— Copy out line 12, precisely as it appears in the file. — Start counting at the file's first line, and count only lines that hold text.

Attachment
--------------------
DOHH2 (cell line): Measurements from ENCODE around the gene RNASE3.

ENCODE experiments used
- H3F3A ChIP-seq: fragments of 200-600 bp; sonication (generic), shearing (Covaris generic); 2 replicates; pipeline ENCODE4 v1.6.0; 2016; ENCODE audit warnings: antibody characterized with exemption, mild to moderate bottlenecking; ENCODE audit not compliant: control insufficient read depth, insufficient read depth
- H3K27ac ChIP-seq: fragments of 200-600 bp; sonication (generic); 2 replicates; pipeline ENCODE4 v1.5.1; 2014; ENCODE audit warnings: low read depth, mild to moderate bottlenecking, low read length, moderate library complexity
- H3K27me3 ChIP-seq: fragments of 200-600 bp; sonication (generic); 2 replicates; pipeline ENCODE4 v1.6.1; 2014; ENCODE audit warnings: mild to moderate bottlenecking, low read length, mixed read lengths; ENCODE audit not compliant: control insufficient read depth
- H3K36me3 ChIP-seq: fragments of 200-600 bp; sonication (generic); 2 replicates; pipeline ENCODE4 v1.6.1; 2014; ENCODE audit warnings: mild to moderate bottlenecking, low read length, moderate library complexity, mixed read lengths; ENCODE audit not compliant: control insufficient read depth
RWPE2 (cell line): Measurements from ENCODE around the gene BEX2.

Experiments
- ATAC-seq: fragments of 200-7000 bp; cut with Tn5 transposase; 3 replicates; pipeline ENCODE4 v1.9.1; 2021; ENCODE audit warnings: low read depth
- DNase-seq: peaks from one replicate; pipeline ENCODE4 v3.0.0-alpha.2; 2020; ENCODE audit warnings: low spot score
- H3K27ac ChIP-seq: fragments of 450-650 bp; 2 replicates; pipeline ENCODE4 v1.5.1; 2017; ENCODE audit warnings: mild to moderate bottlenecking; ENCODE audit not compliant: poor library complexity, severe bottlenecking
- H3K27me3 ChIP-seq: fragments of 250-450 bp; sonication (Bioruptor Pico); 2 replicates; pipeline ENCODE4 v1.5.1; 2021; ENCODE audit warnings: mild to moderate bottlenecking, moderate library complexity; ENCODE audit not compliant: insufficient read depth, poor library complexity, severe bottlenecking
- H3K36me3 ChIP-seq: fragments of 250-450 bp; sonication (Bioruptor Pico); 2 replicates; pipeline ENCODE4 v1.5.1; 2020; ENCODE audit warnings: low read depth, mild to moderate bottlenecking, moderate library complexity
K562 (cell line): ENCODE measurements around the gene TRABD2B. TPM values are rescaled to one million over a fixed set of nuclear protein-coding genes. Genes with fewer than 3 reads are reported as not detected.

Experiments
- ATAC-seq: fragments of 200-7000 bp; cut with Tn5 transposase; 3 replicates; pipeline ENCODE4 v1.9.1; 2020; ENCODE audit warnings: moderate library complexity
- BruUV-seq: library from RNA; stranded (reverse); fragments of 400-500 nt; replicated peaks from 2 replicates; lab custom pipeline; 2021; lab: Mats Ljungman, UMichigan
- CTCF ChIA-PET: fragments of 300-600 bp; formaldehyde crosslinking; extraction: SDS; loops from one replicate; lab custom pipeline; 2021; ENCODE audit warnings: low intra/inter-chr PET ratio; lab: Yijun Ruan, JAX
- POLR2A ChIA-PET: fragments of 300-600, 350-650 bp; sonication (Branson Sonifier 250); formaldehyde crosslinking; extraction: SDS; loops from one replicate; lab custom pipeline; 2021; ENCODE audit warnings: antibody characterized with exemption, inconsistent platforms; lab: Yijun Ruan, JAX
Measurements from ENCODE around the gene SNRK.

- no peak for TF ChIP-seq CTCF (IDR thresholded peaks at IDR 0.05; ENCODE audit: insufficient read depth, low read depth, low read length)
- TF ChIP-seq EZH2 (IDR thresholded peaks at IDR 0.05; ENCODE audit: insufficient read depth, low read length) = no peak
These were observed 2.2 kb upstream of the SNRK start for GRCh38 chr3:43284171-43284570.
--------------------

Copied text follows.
- H3K27me3 ChIP-seq: fragments of 250-450 bp; sonication (Bioruptor Pico); 2 replicates; pipeline ENCODE4 v1.5.1; 2021; ENCODE audit warnings: mild to moderate bottlenecking, moderate library complexity; ENCODE audit not compliant: insufficient read depth, poor library complexity, severe bottlenecking